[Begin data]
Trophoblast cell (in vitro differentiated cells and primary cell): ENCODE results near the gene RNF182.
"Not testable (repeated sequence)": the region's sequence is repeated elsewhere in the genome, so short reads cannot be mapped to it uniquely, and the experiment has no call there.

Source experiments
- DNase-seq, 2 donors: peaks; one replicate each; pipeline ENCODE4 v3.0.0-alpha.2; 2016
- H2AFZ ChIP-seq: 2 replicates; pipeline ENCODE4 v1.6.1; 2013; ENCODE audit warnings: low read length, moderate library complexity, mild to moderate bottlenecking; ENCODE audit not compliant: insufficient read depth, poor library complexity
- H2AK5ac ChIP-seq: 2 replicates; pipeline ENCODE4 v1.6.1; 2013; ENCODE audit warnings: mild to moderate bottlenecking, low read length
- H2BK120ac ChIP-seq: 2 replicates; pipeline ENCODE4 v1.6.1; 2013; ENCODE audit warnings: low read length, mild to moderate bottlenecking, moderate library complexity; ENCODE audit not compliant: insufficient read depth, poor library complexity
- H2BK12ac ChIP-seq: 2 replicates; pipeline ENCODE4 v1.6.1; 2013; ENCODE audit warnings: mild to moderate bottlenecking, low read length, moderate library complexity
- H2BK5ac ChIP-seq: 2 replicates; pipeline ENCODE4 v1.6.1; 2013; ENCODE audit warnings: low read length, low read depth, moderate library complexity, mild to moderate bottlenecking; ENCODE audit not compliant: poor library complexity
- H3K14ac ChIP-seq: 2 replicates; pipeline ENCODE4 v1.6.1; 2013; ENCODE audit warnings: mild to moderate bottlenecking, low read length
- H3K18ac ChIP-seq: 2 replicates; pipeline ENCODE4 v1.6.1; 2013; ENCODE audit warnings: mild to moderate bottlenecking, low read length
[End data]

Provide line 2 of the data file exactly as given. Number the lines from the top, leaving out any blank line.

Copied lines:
"Not testable (repeated sequence)": the region's sequence is repeated elsewhere in the genome, so short reads cannot be mapped to it uniquely, and the experiment has no call there.